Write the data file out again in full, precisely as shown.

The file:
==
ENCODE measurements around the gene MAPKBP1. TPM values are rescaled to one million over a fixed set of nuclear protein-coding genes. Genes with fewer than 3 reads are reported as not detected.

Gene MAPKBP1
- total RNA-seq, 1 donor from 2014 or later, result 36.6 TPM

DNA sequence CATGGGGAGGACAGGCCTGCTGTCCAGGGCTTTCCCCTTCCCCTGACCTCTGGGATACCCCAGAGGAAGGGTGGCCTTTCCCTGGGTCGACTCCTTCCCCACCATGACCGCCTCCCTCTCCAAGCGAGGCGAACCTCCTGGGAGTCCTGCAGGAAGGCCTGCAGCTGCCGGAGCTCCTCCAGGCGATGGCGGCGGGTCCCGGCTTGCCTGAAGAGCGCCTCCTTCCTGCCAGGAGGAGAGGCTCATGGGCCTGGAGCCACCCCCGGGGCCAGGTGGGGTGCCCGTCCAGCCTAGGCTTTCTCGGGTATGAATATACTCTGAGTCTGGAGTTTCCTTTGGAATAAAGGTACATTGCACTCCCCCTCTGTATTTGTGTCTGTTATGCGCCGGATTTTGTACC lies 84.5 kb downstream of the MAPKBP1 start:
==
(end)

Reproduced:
ENCODE measurements around the gene MAPKBP1. TPM values are rescaled to one million over a fixed set of nuclear protein-coding genes. Genes with fewer than 3 reads are reported as not detected.

Gene MAPKBP1
- total RNA-seq, 1 donor from 2014 or later, result 36.6 TPM

DNA sequence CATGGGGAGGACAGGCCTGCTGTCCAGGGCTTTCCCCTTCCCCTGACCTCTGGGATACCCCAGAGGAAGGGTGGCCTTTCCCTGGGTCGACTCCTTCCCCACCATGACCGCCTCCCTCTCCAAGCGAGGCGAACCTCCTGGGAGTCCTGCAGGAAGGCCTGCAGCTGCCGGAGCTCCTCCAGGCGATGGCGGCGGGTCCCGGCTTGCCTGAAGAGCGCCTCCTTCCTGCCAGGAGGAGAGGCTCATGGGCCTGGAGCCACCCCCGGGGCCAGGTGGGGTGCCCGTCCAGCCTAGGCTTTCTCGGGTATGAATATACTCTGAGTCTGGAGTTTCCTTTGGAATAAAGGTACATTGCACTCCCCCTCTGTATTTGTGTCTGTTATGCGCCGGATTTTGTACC lies 84.5 kb downstream of the MAPKBP1 start: